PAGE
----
A common objection posed by meat-eaters to considering a vegetarian diet is that “plants have feelings” which may be comparable to the feelings of animals, or that the result of a vegetarian diet is for more plants to die than animals and thus the net amount of killing is somehow equal.
For more than a decade and with many others, I have been trying to think through the multiple entanglements between human and non-human joys and suffering. Our thinking about human issues necessarily involves thinking about animal issues. Similarly, considering animals expands our understanding of the world around us including some of the most pressing issues at hand, such as climate change, food justice, racial violence, and colonial legacies of dispossession and environmental degradation.
Would you believe dog treat sales in the U.S. were $2.6 billion a year in 2013? Unfortunately, today most American dogs are overweight, likely due to too little exercise and copious amounts of high calorie food. It doesn’t have to be that way. My two dogs compel us to take more walks and move around. Of course they get fired up over food and frequent dog treats. But by making a variety of healthy, delectable biscuits you can spare dogs the troubling ingredients found in most commercial treats, and the icing on the biscuit…you can also save money.
For some Abolitionists, all campaigns focusing on particular animals – in this case chickens used for Kaporos – frustrate the ultimate, worldwide goal of Abolition, Animal Rights, and Veganism. My organization, United Poultry Concerns, promotes the compassionate and respectful treatment of domestic fowl. This makes us a “single issue” or “single class of animals” organization. Does our focus on chickens and turkeys hamper efforts to liberate all animals from all forms of oppression everywhere on the planet?
The ethical traveler now needs to take decisions that change the world. To decide where to go for their holidays. And if they decide not to go to a particular state and country, to actually let the travel agency and country know why they are not going.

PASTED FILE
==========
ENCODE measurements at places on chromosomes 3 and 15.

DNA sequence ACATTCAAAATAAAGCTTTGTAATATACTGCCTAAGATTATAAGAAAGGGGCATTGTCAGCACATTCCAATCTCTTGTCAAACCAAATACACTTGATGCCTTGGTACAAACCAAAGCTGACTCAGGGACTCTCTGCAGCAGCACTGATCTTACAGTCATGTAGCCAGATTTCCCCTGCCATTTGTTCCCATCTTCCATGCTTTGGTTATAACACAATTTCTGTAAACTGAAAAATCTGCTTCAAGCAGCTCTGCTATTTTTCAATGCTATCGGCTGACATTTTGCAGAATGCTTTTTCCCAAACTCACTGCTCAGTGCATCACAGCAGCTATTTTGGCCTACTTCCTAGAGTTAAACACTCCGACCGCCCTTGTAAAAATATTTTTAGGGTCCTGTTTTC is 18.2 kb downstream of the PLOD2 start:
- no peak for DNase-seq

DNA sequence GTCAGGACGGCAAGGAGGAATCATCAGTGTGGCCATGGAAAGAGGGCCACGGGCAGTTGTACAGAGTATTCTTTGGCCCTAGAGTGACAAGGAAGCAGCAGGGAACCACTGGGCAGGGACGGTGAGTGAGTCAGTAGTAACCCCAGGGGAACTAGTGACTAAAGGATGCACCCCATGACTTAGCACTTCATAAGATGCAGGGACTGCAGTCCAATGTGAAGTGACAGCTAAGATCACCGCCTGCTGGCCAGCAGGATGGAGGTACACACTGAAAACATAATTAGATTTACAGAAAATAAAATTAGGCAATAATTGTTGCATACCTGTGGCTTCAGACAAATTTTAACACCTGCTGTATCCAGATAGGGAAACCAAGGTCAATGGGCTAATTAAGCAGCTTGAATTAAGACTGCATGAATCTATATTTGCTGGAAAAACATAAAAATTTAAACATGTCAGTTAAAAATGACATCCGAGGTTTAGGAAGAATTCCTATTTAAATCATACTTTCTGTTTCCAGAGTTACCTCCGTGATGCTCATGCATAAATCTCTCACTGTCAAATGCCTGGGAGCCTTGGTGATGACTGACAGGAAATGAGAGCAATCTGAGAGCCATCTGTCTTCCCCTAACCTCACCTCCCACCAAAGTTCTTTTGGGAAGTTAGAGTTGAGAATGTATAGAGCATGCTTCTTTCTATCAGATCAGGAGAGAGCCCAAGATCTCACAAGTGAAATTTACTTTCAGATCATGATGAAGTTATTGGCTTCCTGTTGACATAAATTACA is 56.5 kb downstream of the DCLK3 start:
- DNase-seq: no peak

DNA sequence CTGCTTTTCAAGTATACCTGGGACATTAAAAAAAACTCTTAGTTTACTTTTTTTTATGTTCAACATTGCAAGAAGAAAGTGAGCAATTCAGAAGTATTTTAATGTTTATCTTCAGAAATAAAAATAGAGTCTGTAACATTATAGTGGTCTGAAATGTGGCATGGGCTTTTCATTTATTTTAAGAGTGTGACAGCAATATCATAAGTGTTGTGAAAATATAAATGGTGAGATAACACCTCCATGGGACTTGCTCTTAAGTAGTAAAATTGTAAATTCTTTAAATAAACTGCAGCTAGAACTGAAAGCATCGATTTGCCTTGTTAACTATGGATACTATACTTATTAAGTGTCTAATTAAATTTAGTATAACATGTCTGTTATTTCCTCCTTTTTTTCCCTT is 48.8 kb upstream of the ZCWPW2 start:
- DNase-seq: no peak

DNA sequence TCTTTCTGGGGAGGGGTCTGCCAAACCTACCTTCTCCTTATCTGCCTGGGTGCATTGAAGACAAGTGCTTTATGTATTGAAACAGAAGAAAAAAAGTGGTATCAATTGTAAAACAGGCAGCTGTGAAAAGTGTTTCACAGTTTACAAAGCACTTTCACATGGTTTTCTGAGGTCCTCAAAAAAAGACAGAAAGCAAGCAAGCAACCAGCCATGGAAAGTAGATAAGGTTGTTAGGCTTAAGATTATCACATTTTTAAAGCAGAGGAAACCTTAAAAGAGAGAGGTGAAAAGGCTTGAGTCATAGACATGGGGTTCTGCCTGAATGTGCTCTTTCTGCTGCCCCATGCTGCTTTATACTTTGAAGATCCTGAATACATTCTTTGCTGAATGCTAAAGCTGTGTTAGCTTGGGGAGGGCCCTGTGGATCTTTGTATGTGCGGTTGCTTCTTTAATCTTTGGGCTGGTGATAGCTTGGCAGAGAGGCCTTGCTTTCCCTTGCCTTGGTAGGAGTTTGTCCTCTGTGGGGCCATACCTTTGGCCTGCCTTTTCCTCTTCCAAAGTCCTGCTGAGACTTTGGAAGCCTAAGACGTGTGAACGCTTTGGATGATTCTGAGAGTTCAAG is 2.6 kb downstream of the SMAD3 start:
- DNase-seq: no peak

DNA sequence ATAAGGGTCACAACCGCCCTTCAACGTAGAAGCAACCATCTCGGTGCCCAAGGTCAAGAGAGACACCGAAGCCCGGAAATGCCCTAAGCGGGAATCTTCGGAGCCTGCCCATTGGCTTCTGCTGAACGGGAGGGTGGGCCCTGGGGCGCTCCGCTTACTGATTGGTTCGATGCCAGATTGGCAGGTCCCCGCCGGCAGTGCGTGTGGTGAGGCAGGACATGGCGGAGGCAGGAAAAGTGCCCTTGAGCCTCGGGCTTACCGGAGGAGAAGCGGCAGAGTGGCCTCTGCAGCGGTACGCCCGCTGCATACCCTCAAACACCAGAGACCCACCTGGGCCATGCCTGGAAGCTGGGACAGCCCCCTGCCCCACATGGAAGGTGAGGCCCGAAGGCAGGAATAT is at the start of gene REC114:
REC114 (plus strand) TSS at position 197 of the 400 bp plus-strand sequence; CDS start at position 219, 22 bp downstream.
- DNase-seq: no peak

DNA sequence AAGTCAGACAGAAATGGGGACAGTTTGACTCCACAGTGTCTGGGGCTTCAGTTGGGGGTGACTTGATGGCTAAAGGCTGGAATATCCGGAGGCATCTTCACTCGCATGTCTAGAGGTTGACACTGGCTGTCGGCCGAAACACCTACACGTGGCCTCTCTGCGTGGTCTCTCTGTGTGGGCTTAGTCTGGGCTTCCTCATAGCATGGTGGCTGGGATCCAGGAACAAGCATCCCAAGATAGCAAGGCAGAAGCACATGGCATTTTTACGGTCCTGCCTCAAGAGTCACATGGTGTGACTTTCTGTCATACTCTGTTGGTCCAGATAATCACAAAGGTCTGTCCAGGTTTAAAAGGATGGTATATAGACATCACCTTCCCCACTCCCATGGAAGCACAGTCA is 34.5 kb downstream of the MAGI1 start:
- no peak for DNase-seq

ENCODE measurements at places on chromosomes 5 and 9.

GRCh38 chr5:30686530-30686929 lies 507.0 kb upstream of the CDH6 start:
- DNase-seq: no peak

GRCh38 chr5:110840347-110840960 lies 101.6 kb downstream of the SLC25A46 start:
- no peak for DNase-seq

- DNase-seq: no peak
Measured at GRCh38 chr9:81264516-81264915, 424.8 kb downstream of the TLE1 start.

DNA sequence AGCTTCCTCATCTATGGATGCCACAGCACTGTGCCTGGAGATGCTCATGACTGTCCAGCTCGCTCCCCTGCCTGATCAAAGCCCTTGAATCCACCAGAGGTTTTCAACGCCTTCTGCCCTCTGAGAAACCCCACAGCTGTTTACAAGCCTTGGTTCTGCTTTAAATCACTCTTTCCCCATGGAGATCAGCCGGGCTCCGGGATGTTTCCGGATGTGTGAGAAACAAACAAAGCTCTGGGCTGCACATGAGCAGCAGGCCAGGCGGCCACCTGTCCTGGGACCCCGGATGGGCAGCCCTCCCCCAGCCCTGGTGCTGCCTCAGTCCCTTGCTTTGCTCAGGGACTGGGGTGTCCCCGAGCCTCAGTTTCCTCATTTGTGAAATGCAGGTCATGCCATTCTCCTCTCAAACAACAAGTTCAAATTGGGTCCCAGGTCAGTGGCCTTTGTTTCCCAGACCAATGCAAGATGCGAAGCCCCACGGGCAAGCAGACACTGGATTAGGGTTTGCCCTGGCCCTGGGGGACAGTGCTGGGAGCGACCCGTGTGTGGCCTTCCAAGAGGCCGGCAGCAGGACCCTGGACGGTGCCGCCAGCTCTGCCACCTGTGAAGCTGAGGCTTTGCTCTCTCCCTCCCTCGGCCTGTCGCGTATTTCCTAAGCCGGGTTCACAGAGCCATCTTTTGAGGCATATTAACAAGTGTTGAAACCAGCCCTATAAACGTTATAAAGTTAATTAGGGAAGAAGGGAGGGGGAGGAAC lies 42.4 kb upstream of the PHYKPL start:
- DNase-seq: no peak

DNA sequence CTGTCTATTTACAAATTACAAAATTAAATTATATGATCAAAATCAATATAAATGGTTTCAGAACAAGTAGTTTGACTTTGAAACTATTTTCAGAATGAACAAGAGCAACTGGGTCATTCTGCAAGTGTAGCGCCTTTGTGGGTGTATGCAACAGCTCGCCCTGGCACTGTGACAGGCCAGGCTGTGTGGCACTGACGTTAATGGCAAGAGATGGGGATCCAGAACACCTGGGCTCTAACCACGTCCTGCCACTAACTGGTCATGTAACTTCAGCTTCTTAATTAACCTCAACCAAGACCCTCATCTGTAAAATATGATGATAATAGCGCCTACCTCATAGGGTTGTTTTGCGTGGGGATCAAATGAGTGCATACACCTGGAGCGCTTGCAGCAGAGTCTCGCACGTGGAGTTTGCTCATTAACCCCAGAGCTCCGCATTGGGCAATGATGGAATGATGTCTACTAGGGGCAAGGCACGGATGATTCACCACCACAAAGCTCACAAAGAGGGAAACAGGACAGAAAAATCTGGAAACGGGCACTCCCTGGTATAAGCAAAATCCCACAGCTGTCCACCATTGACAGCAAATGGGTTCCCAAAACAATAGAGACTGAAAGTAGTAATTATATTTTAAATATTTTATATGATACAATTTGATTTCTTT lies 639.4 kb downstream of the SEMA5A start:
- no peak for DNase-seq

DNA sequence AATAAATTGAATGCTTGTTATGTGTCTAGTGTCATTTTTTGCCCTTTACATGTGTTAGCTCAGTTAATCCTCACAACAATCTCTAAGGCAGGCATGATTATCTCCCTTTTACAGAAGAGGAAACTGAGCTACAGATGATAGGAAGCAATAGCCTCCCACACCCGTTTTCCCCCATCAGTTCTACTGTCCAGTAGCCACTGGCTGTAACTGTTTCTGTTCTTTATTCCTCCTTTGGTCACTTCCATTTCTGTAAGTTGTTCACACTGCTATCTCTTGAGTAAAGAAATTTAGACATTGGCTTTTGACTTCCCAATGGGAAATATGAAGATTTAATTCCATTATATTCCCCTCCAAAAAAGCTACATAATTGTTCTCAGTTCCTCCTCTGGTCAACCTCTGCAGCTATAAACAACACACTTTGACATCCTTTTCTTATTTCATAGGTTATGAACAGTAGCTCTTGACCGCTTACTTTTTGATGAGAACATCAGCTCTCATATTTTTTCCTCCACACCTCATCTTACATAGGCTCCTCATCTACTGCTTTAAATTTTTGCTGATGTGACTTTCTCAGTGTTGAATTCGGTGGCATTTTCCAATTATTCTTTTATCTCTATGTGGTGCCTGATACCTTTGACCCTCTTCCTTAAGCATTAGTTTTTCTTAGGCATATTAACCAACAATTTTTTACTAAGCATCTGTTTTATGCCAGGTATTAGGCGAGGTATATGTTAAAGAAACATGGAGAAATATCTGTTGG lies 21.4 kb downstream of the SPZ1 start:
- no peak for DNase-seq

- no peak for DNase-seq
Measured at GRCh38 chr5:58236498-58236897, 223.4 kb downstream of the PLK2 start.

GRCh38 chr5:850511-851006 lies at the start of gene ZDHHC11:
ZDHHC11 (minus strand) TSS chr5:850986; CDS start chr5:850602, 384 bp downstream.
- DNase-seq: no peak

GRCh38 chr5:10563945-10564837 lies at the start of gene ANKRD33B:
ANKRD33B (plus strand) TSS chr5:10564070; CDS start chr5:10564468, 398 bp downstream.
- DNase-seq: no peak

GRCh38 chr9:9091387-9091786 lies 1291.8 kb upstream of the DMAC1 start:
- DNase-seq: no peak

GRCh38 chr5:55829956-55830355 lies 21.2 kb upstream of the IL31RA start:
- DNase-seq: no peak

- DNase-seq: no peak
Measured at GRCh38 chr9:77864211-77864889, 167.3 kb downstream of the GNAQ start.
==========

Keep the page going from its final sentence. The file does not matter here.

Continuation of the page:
The Buddha may or may not have taught vegetarianism, but there is no excuse in any Buddhist tradition for temples to serve meat to followers.
In any discussion of ecotourism the dangers of “greenwashing” must be explored. Greenwashing is the use of misleading advertisements to suggest that an activity is good for the environment when objectively it is not. Wildlife theme parks, underwater hotels and motorized tours into fragile ecosystems strive to portray themselves as environmentally positive (or neutral) but they are not. True ecotourism builds environmental awareness while emphasizing human rights and local control over resources and development. It is not solely about animals but also about the humans who live there, and have lived there in the past, often for thousands of years.
So many backyards in our neighborhood are covered with grass and non-native plants which are unfriendly to wildlife. Animals can only utilize certain plants as food and some are unusable or even poisonous. Grass is an environmental disaster. It requires a prodigious amount of water which in drought regions is irreplaceable. Pesticides are generally used it which poison the ecosystem and drain off into our rivers and oceans. People then mow it and put the clippings in plastic bags which are hauled away (using fossil fuels) to the landfill. What a tragedy!
Could these two comedic sketches signal the beginning of the end for meat-eating?
What most clearly sets Eating Animals apart from the bulk of animal rights literature is…